Palin's announcement also comes with this video -- which cites her 2008 convention speech:
Long ago a young farmer and a haberdasher from Missouri, he followed an unlikely path to the vice presidency and a writer observed we grow good people in our small towns with honesty and sincerity and dignity and I know just the kind of people that writer had in mind. I grew up with those people. They're the ones who do some of the hardest work in America - who grow our food and run our factories and fight our wars. They love their country in good times and bad and they're always proud of America.
By NBC's Garrett Haake
PELLA, Iowa -- After an hour spent discussing business and economic issues with a group of business leaders at a roundtable event, former Massachusetts Gov. Mitt Romney made news by talking about two other prominent leaders: President Obama and Texas Gov. Rick Perry.
Asked about Perry's economic record in Texas, Romney called Perry a "fine governor" and said his record "speaks for itself." Romney added he didn't doubt that we would hear much more about Perry's qualifications in the coming weeks as he Perry appears prepared to jump into the presidential race.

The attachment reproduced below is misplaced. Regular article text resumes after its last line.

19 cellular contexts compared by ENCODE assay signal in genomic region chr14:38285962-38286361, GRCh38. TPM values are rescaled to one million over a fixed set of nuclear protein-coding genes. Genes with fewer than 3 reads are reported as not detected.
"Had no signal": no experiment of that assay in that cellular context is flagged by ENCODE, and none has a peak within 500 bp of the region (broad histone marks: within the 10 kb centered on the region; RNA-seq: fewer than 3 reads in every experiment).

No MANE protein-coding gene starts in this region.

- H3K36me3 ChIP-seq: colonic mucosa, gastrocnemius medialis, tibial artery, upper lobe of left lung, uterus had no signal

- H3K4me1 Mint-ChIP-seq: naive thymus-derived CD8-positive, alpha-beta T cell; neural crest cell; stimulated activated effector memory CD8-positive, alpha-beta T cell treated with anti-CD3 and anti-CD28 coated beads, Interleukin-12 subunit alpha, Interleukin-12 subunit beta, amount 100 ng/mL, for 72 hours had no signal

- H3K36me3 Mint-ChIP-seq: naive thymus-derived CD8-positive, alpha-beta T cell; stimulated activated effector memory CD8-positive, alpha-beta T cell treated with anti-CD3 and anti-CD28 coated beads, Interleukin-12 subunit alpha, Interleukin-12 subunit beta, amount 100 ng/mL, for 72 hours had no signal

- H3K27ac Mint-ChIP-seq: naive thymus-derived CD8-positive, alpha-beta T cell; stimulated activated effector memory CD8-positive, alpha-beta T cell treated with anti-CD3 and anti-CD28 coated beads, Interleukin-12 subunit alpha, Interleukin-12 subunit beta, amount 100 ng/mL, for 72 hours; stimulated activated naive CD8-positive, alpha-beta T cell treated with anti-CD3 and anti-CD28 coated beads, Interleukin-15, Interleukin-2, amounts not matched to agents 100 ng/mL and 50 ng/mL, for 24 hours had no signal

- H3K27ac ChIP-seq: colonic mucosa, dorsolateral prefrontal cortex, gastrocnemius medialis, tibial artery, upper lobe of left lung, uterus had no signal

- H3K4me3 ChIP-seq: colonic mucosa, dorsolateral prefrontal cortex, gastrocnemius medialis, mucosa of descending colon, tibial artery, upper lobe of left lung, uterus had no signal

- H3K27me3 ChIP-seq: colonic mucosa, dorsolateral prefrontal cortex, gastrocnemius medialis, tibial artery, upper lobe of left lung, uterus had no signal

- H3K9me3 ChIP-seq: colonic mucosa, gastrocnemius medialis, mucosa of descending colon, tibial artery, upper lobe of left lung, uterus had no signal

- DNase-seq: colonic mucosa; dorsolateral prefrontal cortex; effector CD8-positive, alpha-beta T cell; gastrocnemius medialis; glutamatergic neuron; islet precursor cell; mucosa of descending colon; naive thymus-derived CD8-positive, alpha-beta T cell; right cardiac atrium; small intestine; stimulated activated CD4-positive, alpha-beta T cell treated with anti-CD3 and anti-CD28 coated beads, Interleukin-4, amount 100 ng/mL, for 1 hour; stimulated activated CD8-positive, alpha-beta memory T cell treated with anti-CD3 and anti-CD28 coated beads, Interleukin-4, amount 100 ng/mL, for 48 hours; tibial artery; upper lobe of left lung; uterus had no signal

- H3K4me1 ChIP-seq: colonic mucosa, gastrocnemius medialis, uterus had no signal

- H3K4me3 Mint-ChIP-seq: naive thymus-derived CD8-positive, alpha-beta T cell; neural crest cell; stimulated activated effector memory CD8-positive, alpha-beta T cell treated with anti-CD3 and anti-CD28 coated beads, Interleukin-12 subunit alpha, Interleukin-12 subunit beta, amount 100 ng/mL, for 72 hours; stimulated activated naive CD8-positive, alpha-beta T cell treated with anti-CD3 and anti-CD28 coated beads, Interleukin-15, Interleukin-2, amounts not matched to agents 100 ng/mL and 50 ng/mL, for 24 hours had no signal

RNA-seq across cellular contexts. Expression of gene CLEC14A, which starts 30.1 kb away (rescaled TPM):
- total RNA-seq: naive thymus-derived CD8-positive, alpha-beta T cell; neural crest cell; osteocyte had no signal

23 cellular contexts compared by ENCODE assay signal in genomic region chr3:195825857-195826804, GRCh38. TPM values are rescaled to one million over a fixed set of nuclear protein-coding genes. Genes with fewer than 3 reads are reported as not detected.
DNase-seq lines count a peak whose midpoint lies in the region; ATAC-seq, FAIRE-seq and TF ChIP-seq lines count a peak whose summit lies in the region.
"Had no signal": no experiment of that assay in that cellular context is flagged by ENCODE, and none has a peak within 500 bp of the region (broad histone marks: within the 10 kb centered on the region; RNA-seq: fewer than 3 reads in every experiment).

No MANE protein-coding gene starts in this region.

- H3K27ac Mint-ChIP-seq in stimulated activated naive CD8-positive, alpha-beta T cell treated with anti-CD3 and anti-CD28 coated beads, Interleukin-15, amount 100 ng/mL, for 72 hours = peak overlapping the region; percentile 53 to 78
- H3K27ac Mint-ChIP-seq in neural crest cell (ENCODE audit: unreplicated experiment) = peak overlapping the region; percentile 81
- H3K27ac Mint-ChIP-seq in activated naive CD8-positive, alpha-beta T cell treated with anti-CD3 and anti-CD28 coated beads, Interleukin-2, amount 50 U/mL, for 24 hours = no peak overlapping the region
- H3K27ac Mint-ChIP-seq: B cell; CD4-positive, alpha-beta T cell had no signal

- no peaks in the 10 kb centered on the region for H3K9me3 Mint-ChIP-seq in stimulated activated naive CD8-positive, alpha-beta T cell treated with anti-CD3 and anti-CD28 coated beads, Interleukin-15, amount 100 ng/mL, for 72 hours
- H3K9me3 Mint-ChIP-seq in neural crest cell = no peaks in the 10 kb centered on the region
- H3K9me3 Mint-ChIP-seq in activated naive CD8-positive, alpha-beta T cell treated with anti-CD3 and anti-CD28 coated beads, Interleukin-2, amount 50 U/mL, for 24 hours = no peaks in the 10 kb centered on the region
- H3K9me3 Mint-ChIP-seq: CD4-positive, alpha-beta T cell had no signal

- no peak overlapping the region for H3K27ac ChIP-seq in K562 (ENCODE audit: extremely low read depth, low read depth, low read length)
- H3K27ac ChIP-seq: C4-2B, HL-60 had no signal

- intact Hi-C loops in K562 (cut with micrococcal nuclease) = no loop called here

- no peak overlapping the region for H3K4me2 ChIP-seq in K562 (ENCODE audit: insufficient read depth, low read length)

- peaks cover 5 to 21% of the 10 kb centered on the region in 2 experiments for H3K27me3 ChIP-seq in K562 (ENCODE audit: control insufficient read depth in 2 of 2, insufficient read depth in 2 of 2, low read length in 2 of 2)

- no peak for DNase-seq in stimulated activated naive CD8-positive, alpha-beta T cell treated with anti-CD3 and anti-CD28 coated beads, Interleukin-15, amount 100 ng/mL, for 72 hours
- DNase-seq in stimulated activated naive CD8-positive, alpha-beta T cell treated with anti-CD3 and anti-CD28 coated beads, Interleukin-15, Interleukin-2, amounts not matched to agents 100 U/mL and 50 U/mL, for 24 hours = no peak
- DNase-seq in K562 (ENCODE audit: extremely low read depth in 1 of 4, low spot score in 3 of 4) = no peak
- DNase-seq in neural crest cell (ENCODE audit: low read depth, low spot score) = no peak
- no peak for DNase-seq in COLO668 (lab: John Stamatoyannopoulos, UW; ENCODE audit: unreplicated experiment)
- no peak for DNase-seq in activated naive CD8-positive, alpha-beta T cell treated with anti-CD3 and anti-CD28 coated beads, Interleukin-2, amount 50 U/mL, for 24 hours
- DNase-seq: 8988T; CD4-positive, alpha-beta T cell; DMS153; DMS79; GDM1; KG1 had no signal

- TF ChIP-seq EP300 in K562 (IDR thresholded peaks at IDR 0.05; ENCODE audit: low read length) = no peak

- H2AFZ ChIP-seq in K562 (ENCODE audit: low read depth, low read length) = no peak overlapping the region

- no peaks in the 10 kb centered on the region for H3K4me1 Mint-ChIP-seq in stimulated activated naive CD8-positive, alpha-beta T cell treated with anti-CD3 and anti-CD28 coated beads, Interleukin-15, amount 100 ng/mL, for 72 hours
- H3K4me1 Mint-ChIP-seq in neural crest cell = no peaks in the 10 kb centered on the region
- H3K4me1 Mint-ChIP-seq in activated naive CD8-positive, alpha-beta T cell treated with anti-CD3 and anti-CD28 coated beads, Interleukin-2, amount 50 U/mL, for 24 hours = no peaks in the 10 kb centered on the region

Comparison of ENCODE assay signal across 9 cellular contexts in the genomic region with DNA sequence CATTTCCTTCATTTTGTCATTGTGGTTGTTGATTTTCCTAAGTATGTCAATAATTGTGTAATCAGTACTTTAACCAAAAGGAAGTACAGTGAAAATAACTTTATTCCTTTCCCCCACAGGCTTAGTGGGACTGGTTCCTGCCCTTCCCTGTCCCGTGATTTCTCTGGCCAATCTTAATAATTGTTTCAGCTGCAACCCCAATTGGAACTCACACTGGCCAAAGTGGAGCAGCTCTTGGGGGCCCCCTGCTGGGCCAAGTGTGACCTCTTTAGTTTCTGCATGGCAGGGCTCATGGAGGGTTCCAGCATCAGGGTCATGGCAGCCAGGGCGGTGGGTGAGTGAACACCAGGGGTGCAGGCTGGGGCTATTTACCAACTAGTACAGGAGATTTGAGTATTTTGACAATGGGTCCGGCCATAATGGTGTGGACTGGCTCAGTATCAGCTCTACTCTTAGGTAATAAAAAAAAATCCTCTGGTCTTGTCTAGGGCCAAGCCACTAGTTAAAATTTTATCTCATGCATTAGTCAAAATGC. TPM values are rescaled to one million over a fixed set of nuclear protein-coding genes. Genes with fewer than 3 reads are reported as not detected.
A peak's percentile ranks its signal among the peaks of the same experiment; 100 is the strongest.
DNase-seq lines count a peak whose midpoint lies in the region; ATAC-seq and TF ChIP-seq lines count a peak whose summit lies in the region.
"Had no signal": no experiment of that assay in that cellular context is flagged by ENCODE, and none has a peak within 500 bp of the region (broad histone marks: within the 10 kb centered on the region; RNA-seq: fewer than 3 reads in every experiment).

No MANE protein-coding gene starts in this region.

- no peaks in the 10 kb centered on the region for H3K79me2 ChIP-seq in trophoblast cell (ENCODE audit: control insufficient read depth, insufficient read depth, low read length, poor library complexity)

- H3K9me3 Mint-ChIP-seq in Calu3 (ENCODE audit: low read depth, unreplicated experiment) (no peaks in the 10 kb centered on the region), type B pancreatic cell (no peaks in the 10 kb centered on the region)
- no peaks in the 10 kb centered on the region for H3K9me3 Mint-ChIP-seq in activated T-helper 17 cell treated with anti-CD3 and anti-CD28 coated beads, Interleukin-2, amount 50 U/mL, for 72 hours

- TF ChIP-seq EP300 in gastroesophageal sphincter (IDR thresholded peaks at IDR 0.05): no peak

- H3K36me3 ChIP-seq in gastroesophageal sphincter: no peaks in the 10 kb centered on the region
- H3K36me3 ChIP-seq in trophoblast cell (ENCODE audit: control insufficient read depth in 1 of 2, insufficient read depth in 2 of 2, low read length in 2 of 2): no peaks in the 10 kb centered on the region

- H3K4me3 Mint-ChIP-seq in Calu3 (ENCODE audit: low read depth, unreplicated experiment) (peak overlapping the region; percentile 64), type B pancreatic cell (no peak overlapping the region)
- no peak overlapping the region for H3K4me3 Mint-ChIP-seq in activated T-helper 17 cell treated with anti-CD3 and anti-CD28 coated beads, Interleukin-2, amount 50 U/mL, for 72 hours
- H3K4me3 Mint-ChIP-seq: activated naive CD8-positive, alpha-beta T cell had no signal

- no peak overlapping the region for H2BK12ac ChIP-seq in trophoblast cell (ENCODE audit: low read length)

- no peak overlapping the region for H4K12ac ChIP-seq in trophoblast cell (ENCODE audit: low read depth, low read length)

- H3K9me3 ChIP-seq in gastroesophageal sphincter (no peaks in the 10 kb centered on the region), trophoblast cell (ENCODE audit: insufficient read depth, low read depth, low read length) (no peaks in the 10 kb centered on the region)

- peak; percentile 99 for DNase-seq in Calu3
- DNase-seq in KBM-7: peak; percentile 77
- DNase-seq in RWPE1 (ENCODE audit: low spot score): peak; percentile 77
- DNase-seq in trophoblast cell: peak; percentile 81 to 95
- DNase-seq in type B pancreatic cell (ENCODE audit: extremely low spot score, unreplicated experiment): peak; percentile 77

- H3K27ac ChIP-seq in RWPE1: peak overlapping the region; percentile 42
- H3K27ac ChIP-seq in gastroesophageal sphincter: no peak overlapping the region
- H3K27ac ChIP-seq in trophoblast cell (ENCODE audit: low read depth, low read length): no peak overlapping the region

But Romney said it is his private sector experience and economic expertise that separates him from Perry and gives the former governor the qualifications to be president. "I think I'm the right guy to be the Republican nominee for President," Romney said. "In part because I spent 25 years in the private sector and I know how the economy works. I've had the occasion to lead four different enterprises successfully. I've also had the experience of working in government and helping lead a state and those experiences I think qualify me to get this economy going again. Those people who think the economy really is essential in providing a future for our families and preserving our values, then I think they're going to look to me as someone who can understand how the economy works and can get it back on track."
While fielding several questions about Perry, Romney stayed true to to his strategy of saving his strongest criticism for the president. He opened his media availability by criticizing the Obama's upcoming bus tour harshly and by making a prediction: Barack Obama will not win Iowa in 2012.
In response to a question from NBC news about what he would be doing about the economic fluctuations of later if he were, Romney responded "Well I sure as heck wouldn't be on a bus tour. I'm not President now, but I'd like to be," he continued. "I tried to be, but I can assure you that the President ought to be devoting his energy and passion and time to our economy and to the fact that we have men and women in harms way. that should be the focus and energy of his presidency."
By NBC's Carrie Dann
A new poll from Marist-McClatchy appears to support an argument made by opponents of Texas Gov. Rick Perry: "Sure, he can win the nomination, but he can't beat Obama."